A man, later identified as Lorne Meltzer, a corporate valet at the airport to pick up a client, used his access card to let Dziekanski back into the secured glassed-in area.

At some point, Pritchard said, he began taping the incident with his digital camera. He said he’s not sure why he did it, but he’s glad he did because police have said it’s likely the best evidence of the final minutes of Dziekanski’s life.

Pritchard said it was obvious the Polish construction worker, who was coming to Kamloops to live with his mother, was trying to get help.

“You can see it on the tape, the deep breathing, sweating. He just looked scared. You could see he was trying to get someone’s attention.

“He was walking back and forth. He was picking things up, putting them down. Then two security officers came and we thought it was the police and we said, ‘Leave him alone. He’s just scared,” because by then he was barricaded behind chairs. And he was almost like he was happy the police were there.”

At some point, four RCMP officers showed up and, said Pritchard, they can be heard asking if they should use their tasers.

The tape shows the four officers, two security guards and an unidentified man in a suit making a semi-circle around Dziekanski, who put up his hands “almost in defeat, shrugs his shoulders and takes two steps, speaking in Polish. Then you see them taser him and there’s this blood-curdling scream that just keeps going on and on.”

Three officers jump on Dziekanski, by then lying on the floor writhing in pain, Pritchard said, and there is talk of using the taser again.

“I don’t actually see them hit him again . . . but after I got the tape back [from RCMP, who had borrowed it and at one point refused to return it], I saw one of the officers handling him was using his shin and knee to pin [Dziekanski’s] head against the ground. And there were four of them on him. And it wasn’t just for a little bit. They kept him like that a long time.”

The man in the suit checked Dziekanski’s pulse, said something to the RCMP, “and they just looked up in the air. And I remember thinking ‘This is an airport. What the hell just happened here?’”

After several minutes, paramedics arrived and started CPR immediately, which has also caused Pritchard to wonder why none of the officers or security guards were doing CPR before this.

“What? His heart stopped beating the second the medics got there?” Pritchard said.

With the first bus for the ferry not leaving the airport until almost 5:30 a.m., Pritchard said he didn’t mind remaining there while police started their investigation, taking statements and gathering evidence.

“I was willing to do it,” he said. “I was definitely on the cops’ side then.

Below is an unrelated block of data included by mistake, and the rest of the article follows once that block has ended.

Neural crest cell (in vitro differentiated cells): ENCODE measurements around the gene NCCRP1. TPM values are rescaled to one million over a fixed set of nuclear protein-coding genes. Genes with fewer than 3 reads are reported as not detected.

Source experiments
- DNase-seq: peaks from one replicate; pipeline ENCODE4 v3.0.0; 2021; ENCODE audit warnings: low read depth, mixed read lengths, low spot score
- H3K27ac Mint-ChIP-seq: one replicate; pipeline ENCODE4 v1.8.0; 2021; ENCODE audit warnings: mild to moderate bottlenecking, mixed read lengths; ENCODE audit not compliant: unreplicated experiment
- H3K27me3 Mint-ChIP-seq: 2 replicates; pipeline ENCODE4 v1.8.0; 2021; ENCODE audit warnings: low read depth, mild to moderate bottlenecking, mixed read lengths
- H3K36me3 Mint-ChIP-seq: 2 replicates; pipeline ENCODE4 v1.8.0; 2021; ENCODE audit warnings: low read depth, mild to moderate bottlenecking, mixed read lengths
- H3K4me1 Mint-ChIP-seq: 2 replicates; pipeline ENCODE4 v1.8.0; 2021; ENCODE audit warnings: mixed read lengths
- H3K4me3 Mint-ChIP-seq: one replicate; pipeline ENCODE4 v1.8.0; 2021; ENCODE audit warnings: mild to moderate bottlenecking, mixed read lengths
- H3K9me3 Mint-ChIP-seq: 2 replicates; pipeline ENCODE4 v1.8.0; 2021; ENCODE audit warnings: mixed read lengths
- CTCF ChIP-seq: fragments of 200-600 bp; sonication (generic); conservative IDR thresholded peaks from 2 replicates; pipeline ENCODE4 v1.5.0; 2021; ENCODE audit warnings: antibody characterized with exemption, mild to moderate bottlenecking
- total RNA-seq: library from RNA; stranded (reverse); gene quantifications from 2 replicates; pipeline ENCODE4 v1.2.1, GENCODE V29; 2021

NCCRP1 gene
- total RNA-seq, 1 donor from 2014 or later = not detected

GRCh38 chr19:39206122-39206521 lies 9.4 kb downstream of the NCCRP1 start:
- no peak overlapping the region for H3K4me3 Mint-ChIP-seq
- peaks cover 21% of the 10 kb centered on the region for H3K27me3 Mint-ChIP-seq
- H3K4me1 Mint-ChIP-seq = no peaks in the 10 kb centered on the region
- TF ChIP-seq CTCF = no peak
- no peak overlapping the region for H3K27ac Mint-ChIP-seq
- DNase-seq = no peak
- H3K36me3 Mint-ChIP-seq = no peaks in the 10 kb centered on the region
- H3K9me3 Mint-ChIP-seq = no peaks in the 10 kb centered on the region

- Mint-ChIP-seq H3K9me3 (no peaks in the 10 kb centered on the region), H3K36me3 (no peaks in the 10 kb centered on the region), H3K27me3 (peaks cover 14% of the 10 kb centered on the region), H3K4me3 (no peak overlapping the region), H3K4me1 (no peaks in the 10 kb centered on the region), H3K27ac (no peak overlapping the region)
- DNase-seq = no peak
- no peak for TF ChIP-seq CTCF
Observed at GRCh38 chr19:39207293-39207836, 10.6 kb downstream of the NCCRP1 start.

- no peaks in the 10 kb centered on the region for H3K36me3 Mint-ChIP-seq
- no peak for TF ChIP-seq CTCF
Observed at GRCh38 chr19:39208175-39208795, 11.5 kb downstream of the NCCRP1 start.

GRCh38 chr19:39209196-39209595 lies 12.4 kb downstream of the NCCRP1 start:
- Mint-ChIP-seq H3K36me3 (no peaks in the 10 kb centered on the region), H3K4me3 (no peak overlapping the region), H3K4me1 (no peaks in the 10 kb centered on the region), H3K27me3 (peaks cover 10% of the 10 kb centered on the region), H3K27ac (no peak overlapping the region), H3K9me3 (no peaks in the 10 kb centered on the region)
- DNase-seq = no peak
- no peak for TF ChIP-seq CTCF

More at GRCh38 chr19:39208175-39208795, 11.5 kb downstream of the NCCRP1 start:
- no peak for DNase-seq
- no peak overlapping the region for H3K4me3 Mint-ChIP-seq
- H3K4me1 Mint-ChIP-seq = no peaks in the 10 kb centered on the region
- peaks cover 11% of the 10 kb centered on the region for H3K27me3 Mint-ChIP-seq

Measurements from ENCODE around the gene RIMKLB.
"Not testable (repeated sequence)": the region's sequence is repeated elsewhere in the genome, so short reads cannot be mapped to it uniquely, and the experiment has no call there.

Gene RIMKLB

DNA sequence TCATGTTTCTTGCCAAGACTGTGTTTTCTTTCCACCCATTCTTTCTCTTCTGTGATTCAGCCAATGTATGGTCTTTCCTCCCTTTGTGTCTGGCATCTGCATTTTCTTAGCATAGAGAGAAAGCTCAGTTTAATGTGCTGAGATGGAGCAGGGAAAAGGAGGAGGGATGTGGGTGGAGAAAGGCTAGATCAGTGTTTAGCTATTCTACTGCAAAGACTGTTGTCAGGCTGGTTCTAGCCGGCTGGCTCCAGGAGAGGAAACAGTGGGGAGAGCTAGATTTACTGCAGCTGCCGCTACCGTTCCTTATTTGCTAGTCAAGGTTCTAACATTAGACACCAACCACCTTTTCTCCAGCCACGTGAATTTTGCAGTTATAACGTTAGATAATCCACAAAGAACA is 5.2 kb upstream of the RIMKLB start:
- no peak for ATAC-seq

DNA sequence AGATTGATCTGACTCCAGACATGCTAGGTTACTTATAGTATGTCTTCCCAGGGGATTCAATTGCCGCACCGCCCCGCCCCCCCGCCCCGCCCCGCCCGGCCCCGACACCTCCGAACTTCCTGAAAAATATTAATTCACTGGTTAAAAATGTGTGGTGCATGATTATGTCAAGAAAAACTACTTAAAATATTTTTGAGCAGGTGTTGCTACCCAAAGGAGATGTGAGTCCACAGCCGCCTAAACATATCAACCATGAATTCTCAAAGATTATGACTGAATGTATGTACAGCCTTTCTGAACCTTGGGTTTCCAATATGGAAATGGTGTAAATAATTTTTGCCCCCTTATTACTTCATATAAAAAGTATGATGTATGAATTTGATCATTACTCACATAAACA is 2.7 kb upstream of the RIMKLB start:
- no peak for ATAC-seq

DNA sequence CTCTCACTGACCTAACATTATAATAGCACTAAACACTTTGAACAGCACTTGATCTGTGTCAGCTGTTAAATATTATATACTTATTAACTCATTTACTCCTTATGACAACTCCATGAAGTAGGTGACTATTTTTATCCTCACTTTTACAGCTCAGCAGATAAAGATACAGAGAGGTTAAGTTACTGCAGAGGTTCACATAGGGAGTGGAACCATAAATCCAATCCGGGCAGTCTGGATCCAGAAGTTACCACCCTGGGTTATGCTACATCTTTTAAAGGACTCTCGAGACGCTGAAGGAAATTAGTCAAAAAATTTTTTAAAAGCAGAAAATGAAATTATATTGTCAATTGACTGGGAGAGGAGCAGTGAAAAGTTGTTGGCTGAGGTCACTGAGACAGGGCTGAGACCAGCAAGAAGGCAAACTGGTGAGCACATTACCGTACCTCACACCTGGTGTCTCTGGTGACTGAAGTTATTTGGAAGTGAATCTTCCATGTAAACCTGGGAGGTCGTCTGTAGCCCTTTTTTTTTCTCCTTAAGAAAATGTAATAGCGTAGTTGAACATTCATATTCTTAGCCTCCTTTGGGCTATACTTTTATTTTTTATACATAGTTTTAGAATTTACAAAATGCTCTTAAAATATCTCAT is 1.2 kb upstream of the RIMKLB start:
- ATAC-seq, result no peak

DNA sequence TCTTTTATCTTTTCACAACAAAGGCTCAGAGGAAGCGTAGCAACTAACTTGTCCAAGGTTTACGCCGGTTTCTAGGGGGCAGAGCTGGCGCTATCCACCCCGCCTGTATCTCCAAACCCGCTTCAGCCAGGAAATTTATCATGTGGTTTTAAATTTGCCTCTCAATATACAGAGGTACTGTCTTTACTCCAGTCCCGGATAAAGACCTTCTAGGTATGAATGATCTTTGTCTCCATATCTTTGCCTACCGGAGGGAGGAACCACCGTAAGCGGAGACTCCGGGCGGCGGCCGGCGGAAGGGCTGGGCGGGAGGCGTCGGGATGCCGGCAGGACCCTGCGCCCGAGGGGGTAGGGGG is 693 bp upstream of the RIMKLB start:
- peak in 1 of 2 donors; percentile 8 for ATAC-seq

“But not anymore. Not after I saw what I saw.”

Up to the point whenDziekanski was let back into the glassed-in area by the corporate valet, there had been no problems, according to Walter Kosteckyj, the lawyer representing Dziekanski’s mother, Zofia Cisowski of Kamloops.

“He was not a problem on the plane,” Kosteckyj said. “He arrived at customs [from his Poland homeland] at about 4 p.m., which is a reasonable hour. He went through customs. He was no problem from 4 p.m. until about 10:30 p.m., and even then, he wasn’t really more than an annoyance.”

Dziekanski, who spoke no English and had never flown before, “bumbled his way to immigration by about 10:30 p.m., and was processed by 12:30 a.m.,” Kosteckyj said.

Even at this point, with no idea where his mother was, Kosteckyj said Dziekanski “was not in a rage. He was not ramping up. He was not causing a problem.”

What Dziekanski didn’t know, the lawyer said, was that Cisowski had spent hours on the other side of the secured immigration area trying to find someone to help her get a message to her son. And, after almost 10 hours of receiving no help, and being told her son was not there, she went home to Kamloops, only to discover the following morning he had been tasered by RCMP and was dead.

Kosteckyj wants to know why Cisowski couldn’t get anyone to help her.

“If you have a business like this where you’re expecting people to come and meet other people, even people who don’t speak English, you would think you’d have a way to do it,” he said.

Kosteckyj also wonders, in this post-Sept. 11, 2001 world, why no one did anything when Dziekanski’s luggage remained on the carousel unattended for so long that Lufthansa personnel finally took possession of it.

TRU gets a chance to see history in the flesh

Saturday, November 10, 2007

About 18 months ago, I read an article on a website about a young parliamentarian whose colleagues — while sitting in session — threw bottles at her, pulled her hair, knocked over chairs and yelled out threats.

All this because she spoke the truth.

Malalai Joya, the youngest person ever elected to the Afghan parliament, interrupted a former warlord — the parliament is filled with former warlords now masquerading as politicians — who was praising the Mujahadin, a Muslim-based military force.

Joya had the audacity to challenge this man by declaring there were two types of Mujahadin: “one who were really Mujahadin and the second who killed tens of thousands of innocent people and who are criminals.”

A bold step for a woman to take in today’s Afghanistan.

I read other articles about Joya, about how she continued to speak out and was eventually suspended from parliament; how her home was bombed; how she doesn’t talk about her husband or family for fear of making them targets; how she survived four assassination attempts and now must always travel with bodyguards in her homeland.

And so to see this sprite of a woman, with such an unassuming presence, speaking to a political science class this week at Thompson Rivers University was to be truly inspired.

She does not rant. She does not carry banners deploring her country’s government.

She does not dwell on the years she, her parents and her many siblings spent as refugees in Iran and Pakistan.

She speaks for the Afghani women who, despite statements from U.S. President George W. Bush, she says are not finding their lives improving.